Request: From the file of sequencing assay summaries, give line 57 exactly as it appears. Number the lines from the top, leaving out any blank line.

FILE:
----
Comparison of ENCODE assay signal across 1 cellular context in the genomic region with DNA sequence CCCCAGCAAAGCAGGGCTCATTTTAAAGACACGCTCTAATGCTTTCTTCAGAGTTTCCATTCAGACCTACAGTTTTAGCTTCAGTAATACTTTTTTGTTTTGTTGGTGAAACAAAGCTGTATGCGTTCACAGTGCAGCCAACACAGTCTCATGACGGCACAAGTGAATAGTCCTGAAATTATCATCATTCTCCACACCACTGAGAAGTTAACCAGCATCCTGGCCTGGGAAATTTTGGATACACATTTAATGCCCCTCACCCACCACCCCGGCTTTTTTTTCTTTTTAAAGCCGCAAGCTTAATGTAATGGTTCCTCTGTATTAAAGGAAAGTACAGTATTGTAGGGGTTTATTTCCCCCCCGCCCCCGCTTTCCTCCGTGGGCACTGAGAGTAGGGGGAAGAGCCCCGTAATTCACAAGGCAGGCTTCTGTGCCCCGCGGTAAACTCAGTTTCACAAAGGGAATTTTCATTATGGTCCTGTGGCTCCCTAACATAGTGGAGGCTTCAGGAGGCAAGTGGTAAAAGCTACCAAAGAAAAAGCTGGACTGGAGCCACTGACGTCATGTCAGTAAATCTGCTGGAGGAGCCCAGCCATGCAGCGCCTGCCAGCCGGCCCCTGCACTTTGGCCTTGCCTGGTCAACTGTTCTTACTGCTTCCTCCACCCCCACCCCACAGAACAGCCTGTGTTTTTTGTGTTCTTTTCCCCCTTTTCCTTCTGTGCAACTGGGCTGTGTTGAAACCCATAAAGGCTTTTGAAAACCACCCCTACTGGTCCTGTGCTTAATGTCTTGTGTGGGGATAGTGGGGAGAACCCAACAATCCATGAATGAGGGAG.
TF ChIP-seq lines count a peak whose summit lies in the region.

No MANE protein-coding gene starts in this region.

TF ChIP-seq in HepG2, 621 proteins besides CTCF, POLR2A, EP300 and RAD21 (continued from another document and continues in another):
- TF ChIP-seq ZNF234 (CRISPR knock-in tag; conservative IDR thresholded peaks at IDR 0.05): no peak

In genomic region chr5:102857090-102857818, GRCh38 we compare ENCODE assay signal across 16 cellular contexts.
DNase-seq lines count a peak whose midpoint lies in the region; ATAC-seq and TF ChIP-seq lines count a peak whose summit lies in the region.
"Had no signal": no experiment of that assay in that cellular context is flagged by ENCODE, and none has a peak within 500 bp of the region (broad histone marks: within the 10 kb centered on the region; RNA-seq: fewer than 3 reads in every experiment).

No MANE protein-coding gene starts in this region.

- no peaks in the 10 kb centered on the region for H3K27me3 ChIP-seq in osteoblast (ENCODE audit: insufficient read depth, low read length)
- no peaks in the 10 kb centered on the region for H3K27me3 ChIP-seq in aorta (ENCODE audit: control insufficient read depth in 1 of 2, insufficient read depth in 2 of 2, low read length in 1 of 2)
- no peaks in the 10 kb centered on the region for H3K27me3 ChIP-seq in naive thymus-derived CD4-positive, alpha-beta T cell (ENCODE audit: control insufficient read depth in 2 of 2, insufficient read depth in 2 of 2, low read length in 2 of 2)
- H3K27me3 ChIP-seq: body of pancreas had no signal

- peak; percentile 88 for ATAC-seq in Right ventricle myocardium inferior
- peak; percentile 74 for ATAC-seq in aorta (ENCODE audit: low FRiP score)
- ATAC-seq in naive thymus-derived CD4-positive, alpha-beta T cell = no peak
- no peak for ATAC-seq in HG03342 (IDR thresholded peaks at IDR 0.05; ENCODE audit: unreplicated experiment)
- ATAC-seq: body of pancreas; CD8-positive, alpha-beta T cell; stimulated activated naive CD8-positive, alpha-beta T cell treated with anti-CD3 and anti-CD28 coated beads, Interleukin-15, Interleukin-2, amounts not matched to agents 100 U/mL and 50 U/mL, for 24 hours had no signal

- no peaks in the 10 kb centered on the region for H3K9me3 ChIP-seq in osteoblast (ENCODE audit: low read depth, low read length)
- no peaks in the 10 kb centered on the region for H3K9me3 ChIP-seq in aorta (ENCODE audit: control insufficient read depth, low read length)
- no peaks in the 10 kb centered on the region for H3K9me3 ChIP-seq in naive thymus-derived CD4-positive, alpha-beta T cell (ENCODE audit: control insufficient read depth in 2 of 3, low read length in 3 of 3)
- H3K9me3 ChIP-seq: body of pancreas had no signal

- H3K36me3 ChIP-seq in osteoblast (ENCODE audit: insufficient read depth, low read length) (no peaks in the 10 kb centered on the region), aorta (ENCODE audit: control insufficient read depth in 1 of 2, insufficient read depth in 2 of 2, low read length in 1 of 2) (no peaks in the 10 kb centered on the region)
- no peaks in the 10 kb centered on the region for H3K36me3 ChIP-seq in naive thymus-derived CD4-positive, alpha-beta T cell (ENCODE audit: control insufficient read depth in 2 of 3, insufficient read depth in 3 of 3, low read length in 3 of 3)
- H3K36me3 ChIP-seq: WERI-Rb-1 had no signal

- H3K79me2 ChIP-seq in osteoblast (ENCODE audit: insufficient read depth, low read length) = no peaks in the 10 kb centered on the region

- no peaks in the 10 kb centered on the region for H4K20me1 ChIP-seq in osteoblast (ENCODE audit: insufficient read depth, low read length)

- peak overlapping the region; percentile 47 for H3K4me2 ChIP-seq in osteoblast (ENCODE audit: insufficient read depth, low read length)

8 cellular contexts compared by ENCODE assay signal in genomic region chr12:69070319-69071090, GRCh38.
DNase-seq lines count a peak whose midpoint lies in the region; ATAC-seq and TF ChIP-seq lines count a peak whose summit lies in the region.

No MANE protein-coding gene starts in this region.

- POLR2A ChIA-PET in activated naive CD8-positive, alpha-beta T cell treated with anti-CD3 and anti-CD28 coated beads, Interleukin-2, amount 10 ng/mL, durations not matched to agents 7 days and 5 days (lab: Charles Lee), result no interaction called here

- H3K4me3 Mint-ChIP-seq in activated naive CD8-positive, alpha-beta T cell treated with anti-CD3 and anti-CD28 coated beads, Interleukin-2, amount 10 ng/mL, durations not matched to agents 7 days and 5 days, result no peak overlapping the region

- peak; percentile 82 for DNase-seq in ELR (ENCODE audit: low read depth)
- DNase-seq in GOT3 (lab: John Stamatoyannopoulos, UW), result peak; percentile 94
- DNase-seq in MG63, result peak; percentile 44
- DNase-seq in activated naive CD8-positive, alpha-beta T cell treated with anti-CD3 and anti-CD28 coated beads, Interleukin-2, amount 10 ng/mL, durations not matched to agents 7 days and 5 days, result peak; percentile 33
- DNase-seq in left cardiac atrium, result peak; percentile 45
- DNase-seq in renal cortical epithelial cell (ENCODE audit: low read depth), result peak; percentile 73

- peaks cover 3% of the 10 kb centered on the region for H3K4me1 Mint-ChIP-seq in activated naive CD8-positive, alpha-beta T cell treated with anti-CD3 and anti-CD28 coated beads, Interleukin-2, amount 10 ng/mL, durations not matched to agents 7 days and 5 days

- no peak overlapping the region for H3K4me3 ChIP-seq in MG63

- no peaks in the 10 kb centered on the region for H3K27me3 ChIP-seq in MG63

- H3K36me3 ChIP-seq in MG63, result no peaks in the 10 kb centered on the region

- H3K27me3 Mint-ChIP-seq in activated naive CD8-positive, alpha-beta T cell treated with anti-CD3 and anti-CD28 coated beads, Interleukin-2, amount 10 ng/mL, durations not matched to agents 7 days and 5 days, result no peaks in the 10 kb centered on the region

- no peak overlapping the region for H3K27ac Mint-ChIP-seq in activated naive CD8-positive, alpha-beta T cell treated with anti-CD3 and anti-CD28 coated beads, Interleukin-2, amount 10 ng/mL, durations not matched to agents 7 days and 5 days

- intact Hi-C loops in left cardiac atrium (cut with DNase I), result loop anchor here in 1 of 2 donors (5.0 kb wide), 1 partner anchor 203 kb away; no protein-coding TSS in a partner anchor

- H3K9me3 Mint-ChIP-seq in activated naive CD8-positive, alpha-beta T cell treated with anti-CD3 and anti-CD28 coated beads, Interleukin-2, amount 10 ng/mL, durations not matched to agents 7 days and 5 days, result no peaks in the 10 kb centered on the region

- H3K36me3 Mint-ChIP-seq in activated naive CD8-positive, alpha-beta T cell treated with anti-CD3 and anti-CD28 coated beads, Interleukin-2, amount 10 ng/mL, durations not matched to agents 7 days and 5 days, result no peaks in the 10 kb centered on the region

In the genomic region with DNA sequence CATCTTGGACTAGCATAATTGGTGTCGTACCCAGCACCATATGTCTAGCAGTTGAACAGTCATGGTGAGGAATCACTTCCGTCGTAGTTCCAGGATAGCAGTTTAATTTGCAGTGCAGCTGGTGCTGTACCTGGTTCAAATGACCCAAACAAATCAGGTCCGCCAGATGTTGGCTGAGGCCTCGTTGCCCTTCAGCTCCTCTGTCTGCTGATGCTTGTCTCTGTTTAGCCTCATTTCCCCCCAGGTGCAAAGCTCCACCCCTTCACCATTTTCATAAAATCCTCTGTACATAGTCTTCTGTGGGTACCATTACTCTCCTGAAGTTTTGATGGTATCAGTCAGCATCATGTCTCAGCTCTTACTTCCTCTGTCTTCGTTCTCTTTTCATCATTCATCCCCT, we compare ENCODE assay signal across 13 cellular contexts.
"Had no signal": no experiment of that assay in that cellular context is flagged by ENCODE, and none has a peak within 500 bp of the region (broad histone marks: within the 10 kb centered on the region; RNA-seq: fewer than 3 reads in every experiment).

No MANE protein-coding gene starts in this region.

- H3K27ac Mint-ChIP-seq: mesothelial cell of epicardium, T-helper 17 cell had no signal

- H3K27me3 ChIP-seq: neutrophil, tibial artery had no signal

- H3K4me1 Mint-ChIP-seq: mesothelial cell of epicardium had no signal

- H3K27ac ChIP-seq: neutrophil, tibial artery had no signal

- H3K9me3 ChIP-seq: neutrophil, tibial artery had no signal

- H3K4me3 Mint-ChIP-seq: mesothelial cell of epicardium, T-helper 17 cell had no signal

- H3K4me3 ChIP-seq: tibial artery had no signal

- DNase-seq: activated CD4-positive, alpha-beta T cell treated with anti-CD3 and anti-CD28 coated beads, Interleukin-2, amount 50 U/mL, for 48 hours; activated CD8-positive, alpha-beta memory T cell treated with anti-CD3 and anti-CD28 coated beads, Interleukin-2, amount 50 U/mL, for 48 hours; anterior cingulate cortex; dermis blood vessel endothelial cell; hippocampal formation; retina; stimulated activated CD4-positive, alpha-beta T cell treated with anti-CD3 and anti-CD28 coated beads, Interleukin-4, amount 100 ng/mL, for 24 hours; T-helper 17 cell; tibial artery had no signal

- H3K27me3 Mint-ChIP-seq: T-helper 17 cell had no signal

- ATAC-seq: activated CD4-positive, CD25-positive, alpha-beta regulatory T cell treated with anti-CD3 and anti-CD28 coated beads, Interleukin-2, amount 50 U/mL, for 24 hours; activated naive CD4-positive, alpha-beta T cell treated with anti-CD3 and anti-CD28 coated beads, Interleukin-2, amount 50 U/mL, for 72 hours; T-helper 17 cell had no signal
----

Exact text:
- H3K4me3 Mint-ChIP-seq: mesothelial cell of epicardium, T-helper 17 cell had no signal